Abstract

In a flume study of knickpoint development in stratified sediment, two thin sand beds were intercalated between beds of cohesive material. The sand beds acted as knickpoint-forming horizons on which stepped knickpoints were developed and maintained as they moved upstream, creating an apparently stable form consisting of a channel-in-channel system. The system had four basic elements: (1) an aggraded reach upstream of the knickpoint, terminating on the downstream end at a fill-incision transition zone; (2) an oversteepened reach just above the knickpoint face; (3) the knickpoint face; and (4) an incising reach, often covered by moving sediment between successive knickpoints.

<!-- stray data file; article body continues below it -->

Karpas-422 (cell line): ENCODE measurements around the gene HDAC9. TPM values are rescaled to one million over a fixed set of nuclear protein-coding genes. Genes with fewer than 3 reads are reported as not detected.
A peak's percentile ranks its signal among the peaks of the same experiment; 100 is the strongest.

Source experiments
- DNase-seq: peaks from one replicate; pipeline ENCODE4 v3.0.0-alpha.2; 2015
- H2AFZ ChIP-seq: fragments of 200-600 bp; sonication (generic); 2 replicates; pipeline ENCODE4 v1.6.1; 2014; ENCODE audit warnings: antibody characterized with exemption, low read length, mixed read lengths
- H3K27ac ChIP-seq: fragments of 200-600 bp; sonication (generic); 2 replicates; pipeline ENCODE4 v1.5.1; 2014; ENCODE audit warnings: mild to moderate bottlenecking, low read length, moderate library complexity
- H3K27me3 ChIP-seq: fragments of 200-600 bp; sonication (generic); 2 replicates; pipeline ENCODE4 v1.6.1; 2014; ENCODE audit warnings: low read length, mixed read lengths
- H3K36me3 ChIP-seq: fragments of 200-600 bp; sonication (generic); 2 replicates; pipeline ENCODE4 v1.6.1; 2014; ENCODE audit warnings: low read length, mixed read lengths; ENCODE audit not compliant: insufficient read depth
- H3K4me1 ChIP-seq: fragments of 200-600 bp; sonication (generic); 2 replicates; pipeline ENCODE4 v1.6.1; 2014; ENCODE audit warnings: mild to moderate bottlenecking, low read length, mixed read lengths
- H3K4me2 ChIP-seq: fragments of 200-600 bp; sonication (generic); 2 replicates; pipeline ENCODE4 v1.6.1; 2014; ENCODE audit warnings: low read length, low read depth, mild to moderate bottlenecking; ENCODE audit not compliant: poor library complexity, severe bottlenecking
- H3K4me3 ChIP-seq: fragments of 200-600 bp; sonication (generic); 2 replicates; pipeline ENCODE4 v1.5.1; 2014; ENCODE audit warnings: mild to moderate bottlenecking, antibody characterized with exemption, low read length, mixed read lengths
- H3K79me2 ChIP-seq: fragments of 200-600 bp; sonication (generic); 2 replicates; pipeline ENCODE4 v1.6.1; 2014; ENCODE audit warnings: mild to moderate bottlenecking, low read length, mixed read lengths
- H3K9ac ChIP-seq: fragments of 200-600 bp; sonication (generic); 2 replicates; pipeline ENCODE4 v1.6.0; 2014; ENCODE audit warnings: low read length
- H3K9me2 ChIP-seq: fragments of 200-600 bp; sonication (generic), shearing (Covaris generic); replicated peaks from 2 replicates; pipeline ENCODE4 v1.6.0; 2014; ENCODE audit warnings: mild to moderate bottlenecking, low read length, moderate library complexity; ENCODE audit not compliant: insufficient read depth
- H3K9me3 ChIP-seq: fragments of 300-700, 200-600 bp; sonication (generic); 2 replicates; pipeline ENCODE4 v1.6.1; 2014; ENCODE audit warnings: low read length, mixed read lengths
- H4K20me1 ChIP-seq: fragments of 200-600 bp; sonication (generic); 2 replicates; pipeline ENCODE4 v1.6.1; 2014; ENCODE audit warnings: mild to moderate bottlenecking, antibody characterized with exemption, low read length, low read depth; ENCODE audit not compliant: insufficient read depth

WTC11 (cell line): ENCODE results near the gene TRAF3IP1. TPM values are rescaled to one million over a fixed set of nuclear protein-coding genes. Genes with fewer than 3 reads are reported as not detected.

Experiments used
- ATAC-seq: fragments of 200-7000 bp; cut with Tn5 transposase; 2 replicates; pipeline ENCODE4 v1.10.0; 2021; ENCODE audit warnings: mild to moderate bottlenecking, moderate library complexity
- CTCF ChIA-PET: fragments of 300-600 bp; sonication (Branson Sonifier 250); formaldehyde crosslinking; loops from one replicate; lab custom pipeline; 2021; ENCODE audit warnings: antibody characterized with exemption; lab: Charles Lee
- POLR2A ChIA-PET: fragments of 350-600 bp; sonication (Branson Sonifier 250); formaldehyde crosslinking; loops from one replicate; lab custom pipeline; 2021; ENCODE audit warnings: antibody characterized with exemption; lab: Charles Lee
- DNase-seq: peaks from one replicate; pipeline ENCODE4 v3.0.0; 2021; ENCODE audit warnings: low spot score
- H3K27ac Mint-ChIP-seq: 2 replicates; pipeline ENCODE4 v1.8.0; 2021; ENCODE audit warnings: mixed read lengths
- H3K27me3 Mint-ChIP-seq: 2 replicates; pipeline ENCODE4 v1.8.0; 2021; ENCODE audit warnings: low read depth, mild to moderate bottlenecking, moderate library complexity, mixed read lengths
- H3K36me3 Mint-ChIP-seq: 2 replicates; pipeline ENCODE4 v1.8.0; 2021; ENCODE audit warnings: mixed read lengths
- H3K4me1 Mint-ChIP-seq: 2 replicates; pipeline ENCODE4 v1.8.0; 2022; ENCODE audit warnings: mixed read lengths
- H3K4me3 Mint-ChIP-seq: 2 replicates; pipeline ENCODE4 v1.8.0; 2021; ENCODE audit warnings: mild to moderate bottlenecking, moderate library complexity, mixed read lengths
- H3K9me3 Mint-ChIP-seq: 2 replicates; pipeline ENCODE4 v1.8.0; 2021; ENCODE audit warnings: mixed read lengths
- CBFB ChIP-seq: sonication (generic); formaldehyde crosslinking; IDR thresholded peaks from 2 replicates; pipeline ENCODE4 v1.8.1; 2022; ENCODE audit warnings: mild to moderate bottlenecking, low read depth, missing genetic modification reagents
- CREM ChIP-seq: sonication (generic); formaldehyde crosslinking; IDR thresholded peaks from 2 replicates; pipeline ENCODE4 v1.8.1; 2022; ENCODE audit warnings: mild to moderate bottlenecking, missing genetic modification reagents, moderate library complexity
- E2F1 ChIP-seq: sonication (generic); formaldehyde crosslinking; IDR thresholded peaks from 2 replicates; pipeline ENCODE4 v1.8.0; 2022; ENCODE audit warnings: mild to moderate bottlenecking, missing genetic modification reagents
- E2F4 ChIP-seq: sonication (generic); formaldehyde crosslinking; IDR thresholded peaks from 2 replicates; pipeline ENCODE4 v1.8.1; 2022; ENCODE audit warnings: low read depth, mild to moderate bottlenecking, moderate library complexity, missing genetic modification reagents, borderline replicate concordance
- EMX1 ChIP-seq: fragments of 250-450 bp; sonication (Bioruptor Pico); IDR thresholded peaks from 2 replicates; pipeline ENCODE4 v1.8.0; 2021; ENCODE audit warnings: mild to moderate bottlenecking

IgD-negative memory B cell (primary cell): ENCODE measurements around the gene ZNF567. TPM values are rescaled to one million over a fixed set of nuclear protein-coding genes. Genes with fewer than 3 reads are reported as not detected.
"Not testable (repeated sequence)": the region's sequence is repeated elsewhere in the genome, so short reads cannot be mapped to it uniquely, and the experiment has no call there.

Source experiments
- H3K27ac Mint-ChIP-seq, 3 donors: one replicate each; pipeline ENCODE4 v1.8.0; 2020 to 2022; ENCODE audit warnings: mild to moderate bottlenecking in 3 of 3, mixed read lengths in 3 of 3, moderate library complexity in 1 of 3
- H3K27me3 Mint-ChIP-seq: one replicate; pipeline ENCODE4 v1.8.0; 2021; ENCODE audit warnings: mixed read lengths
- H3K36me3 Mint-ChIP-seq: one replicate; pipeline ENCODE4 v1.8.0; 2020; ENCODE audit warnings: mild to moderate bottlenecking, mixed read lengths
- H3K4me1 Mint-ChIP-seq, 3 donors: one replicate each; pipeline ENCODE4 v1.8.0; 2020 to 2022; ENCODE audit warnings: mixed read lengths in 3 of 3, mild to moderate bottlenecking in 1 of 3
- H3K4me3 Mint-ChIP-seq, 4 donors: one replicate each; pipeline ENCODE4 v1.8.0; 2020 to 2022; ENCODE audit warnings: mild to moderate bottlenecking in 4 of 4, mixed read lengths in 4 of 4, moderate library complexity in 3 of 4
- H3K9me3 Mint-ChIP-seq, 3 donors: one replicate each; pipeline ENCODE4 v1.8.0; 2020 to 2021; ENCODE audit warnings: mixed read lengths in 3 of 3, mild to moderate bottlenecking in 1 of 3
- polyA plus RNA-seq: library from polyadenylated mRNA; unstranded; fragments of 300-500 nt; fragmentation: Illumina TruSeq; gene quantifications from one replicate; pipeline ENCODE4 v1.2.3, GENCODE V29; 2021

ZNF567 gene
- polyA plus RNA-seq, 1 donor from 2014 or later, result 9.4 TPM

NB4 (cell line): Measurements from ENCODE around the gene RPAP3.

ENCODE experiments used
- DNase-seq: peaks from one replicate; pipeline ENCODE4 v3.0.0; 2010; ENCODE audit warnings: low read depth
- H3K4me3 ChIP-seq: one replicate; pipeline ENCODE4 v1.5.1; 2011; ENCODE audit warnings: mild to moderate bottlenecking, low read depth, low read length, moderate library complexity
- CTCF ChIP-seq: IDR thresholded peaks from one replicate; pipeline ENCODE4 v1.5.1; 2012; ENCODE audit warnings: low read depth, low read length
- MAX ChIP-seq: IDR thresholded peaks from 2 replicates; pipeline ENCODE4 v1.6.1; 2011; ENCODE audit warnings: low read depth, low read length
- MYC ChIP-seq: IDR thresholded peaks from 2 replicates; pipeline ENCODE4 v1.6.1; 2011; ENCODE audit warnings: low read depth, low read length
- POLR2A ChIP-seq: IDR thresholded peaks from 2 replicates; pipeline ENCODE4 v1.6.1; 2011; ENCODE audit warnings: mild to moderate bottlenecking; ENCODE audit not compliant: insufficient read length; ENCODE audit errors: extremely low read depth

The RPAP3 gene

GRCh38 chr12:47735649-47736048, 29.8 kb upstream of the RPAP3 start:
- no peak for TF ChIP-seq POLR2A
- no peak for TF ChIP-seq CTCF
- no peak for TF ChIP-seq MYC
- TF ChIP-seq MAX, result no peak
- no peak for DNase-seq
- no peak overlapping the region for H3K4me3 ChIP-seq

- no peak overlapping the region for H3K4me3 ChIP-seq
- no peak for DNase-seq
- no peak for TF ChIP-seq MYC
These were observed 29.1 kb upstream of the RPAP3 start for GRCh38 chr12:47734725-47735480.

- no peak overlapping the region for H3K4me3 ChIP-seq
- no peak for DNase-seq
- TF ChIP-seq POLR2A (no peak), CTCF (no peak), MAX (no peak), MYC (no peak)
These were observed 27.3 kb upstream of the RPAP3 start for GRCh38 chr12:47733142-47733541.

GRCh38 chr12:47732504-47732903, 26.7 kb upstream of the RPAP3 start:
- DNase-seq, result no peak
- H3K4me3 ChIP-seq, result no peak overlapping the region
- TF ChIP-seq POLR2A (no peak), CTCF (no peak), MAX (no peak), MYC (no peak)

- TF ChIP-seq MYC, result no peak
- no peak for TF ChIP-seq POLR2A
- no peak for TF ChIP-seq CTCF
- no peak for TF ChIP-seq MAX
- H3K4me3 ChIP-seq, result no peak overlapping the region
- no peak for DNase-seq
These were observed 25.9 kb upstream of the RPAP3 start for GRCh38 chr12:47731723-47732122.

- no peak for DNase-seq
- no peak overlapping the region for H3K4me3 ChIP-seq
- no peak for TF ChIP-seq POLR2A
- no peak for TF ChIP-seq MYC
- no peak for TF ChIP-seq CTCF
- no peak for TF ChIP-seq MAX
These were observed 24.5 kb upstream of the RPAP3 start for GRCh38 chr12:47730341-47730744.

Apparently the presence of a knickpoint-forming horizon reduces knickpoint retreat rates, which were much lower in this study than those observed in an experiment with cohesive material but no intercalated sand beds and a similar discharge. Also, the channel-in-channel system that results from stratification is apparently fairly insensitive to the effects of changing discharge.

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